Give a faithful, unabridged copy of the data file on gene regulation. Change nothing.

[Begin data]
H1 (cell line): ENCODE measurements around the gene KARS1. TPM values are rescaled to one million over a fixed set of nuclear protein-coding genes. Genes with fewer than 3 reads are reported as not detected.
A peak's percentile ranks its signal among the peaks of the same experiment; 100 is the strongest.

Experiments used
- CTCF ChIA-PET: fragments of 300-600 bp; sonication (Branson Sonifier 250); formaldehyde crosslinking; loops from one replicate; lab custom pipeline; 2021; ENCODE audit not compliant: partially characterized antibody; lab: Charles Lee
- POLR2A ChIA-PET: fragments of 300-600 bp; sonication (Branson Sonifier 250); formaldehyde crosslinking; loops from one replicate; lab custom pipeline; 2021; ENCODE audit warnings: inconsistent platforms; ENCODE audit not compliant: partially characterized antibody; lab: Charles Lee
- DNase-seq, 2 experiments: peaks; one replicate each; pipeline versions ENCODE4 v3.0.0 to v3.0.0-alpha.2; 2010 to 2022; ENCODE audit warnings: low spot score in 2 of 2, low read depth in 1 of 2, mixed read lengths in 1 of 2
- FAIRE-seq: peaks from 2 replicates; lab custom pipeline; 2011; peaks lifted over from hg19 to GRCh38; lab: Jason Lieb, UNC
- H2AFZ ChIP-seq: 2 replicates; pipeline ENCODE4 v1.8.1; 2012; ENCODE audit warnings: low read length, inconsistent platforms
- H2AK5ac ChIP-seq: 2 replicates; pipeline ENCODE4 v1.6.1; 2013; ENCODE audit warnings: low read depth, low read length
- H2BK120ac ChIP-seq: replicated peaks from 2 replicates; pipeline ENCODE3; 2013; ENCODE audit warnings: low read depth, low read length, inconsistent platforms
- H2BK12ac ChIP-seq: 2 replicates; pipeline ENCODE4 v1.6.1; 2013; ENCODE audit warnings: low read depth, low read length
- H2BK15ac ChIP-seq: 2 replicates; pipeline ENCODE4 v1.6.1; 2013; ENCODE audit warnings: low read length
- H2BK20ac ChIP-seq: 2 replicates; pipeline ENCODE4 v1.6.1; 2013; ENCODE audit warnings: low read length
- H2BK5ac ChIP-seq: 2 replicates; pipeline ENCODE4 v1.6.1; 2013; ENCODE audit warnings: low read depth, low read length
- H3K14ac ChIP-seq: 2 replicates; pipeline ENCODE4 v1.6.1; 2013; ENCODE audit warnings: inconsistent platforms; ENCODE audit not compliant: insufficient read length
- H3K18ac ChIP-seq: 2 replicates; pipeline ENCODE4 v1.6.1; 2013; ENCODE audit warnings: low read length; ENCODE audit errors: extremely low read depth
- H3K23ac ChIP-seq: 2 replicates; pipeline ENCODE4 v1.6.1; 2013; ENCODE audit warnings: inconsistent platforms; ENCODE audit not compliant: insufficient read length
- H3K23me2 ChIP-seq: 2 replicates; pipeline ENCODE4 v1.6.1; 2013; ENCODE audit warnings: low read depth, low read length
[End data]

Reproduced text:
H1 (cell line): ENCODE measurements around the gene KARS1. TPM values are rescaled to one million over a fixed set of nuclear protein-coding genes. Genes with fewer than 3 reads are reported as not detected.
A peak's percentile ranks its signal among the peaks of the same experiment; 100 is the strongest.

Experiments used
- CTCF ChIA-PET: fragments of 300-600 bp; sonication (Branson Sonifier 250); formaldehyde crosslinking; loops from one replicate; lab custom pipeline; 2021; ENCODE audit not compliant: partially characterized antibody; lab: Charles Lee
- POLR2A ChIA-PET: fragments of 300-600 bp; sonication (Branson Sonifier 250); formaldehyde crosslinking; loops from one replicate; lab custom pipeline; 2021; ENCODE audit warnings: inconsistent platforms; ENCODE audit not compliant: partially characterized antibody; lab: Charles Lee
- DNase-seq, 2 experiments: peaks; one replicate each; pipeline versions ENCODE4 v3.0.0 to v3.0.0-alpha.2; 2010 to 2022; ENCODE audit warnings: low spot score in 2 of 2, low read depth in 1 of 2, mixed read lengths in 1 of 2
- FAIRE-seq: peaks from 2 replicates; lab custom pipeline; 2011; peaks lifted over from hg19 to GRCh38; lab: Jason Lieb, UNC
- H2AFZ ChIP-seq: 2 replicates; pipeline ENCODE4 v1.8.1; 2012; ENCODE audit warnings: low read length, inconsistent platforms
- H2AK5ac ChIP-seq: 2 replicates; pipeline ENCODE4 v1.6.1; 2013; ENCODE audit warnings: low read depth, low read length
- H2BK120ac ChIP-seq: replicated peaks from 2 replicates; pipeline ENCODE3; 2013; ENCODE audit warnings: low read depth, low read length, inconsistent platforms
- H2BK12ac ChIP-seq: 2 replicates; pipeline ENCODE4 v1.6.1; 2013; ENCODE audit warnings: low read depth, low read length
- H2BK15ac ChIP-seq: 2 replicates; pipeline ENCODE4 v1.6.1; 2013; ENCODE audit warnings: low read length
- H2BK20ac ChIP-seq: 2 replicates; pipeline ENCODE4 v1.6.1; 2013; ENCODE audit warnings: low read length
- H2BK5ac ChIP-seq: 2 replicates; pipeline ENCODE4 v1.6.1; 2013; ENCODE audit warnings: low read depth, low read length
- H3K14ac ChIP-seq: 2 replicates; pipeline ENCODE4 v1.6.1; 2013; ENCODE audit warnings: inconsistent platforms; ENCODE audit not compliant: insufficient read length
- H3K18ac ChIP-seq: 2 replicates; pipeline ENCODE4 v1.6.1; 2013; ENCODE audit warnings: low read length; ENCODE audit errors: extremely low read depth
- H3K23ac ChIP-seq: 2 replicates; pipeline ENCODE4 v1.6.1; 2013; ENCODE audit warnings: inconsistent platforms; ENCODE audit not compliant: insufficient read length
- H3K23me2 ChIP-seq: 2 replicates; pipeline ENCODE4 v1.6.1; 2013; ENCODE audit warnings: low read depth, low read length